Ah, the signs of spring -- Turbotax, Daylight Saving Time and warmer weather. What better time to jump-start a moribund blog? I've been kicking around some ideas for posts. For example, I am really grooving on the new Kindle for iPhone application. It is amazing to be reading a book on one device then have the phone call the same text up to the page where I left off. And the updated New York Times iPhone app is snappier than the original, which had grown slower and frustrating with new phone firmware updates. Now I can get depressing economic news right in my hand in a matter of seconds.
In the end, it all comes back to coffee, without which nothing happens, especially on this blog. Name: Thunguri
Origin: Ndaorini Cooperative, Nyeri District, Kenya, harvested from November to January at 1850-2100 meters above sea level.
Roasted: Feb. 24 by Intelligentsia.
Purchased: March 4 at Café Grumpy, 224 W. 20th St., Manhattan, between Seventh and Eighth Avenues.
Description: The bag declares, "There's nothing like it. WIth citrus fruit, lemongras and tropical fruit notes, this coffee remains one of the most recognizable and inspiring of our offerings." More extensive tasting notes at Intelligentsia elaborate: "Flavor: Jasmine, currant, guava. Acidity: Citrus-like, mellow. Finish: Soft, nougat, dark chocolate." The roaster also promises the coffee can leave one "speechless with wonder."
The Pour: Once again, I'm reminded of wine-tasting metaphors. That's quite a range of flavors, and this coffee certainly defies precision in description. In my quest for the perfect shot, I have not been a big fan of flowery citrus flavors, but I've come to see words like "currant," "mellow," "nougat" and "dark chocolate" as indicators of something special.
The pitch from Intelligentsia's expert, Geoff Watts, suggests the coffee has a broad appeal (and serves a good economic cause): "Its broad-ranging appeal is certain to excite the taste buds of both the adventuresome and casual sipper. This lot was purchased through Kenya’s newly opened 'Second Window,' which extends communication and purchasing privileges directly from the grower to the roaster." (I've noted before that much of coffee marketing is explicitly progressive in its politics. It's not just a beverage. It's a foreign policy.)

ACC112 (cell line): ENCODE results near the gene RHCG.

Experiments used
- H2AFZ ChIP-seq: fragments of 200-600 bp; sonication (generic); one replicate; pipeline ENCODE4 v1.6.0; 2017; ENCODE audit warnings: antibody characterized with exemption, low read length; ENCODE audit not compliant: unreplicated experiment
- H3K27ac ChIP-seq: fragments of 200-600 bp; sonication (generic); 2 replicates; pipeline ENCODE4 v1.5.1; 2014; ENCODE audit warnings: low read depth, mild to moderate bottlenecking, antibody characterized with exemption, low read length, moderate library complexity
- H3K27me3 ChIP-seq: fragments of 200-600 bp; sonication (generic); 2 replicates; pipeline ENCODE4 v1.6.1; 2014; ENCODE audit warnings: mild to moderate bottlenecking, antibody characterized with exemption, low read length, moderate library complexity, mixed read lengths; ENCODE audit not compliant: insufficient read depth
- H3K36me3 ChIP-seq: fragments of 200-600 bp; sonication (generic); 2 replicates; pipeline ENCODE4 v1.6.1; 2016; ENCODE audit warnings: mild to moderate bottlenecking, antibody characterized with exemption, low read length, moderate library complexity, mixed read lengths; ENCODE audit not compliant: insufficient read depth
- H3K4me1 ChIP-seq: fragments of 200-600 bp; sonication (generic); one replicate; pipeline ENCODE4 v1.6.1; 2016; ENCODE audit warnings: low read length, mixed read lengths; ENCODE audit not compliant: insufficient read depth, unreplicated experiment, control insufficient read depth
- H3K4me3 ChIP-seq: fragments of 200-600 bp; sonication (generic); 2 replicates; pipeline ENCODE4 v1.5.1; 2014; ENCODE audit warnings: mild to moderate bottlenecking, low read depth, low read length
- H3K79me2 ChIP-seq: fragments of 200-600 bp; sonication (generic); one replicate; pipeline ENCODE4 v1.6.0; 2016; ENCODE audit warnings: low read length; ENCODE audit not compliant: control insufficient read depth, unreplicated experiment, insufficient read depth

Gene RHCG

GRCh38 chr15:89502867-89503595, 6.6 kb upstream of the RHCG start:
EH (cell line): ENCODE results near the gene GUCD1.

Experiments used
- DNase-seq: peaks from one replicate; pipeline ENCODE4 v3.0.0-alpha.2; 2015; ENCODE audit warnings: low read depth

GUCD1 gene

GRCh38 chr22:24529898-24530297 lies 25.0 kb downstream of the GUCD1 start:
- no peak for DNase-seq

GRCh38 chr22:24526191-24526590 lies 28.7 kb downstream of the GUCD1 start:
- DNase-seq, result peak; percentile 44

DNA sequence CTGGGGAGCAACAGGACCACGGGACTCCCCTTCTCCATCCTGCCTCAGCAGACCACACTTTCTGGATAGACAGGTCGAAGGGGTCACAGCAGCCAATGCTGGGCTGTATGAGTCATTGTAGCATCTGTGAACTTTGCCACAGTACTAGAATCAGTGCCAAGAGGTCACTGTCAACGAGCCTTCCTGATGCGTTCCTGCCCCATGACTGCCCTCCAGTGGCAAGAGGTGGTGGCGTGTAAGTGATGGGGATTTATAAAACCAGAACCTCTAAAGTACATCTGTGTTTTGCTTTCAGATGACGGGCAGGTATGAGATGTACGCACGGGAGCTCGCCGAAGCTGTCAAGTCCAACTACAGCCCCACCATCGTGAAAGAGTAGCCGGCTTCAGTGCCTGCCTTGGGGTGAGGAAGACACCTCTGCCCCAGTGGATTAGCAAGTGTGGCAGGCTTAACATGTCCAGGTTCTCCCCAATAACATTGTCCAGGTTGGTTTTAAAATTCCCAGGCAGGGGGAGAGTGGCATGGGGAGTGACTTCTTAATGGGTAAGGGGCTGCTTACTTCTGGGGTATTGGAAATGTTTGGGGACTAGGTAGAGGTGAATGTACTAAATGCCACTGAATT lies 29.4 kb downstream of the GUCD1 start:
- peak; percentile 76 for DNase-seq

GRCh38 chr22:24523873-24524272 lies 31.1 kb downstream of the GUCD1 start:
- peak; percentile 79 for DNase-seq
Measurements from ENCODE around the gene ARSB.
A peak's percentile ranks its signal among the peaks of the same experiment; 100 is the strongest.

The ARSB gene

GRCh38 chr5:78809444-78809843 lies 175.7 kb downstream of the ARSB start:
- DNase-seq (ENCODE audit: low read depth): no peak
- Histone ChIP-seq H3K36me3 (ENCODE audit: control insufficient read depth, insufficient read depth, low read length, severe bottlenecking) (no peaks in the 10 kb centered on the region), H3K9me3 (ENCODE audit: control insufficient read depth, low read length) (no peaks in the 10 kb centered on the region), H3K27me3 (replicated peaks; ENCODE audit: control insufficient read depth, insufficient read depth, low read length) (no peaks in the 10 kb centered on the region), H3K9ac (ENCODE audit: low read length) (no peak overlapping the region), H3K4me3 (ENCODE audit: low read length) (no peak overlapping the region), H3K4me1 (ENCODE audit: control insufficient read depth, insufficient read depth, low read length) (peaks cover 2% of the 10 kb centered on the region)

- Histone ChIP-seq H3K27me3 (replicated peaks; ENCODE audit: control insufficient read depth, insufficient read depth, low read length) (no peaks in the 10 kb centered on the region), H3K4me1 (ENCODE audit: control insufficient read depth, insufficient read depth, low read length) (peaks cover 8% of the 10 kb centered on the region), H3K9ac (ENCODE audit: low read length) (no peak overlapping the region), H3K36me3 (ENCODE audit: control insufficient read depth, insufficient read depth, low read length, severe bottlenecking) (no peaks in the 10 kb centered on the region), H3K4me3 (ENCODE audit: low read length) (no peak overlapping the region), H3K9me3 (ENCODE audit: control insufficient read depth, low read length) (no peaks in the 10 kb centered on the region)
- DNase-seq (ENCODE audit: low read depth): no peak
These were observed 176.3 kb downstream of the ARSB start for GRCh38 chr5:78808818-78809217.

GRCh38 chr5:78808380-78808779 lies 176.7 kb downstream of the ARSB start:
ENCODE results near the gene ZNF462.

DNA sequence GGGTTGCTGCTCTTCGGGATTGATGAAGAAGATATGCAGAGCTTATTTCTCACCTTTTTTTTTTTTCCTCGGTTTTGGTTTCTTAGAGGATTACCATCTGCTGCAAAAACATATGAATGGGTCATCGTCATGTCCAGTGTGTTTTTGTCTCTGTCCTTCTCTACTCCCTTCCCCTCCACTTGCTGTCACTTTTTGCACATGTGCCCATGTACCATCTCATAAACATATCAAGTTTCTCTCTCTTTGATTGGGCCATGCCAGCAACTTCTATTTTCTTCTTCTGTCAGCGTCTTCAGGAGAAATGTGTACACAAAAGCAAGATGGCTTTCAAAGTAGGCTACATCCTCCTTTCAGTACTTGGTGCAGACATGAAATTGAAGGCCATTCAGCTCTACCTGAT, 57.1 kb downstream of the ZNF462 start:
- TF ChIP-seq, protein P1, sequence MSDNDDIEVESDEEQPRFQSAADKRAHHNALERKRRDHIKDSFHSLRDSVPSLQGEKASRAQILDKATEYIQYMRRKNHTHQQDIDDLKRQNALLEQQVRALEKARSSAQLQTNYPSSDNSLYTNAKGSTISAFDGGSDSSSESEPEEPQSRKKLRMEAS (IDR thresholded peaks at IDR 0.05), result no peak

Watts gives a detailed description of Kenyan growing conditions and traditions, then explains that a mandatory auction system in Kenya allows roasters to purchase beans in single lots "at prices three to four times higher than the best coffees in other countries."
Because of local corruption, the extra money does not always end up in the pockets of the farmers, making their operations barely sustainable, he writes. This lot was purchased under an official "second window" that allows for direct relationships between growers and buyers. Watts, who is heading back there to meet with farmers this year, says the new system is under fierce debate.
I remember drinking a lot of Kenyan coffee, long before the current culinary coffee movement took off, and enjoying it. At $14 per half-pound, this was an expensive bag of beans, and the exotic-sounding description gave me some trepidation. When I first opened the bag, I was hit full in the face with a rich, delicious aroma.
I made a few shots of espresso, enjoying it while pondering the tax paperwork I had put off longer than usual. There was a hint of fruit, but the shot was mostly smooth, rich and almost sweet. (I do think I still prefer the sweet tooth Yellow Icatu from Ritual that I tried out a couple of weeks back, so perhaps that has become my new benchmark.)
Was I left speechless with wonder? Not really. Was I inspired to start on those other blog posts? Sadly, no.
The weather is too nice, and the taxes still aren't finished. But I have spent a pleasant number of minutes trying to figure out exactly what I'm tasting here. And reading about the tough lives of the Kenyan farmers who got it to my cup puts our economic troubles in perspective too.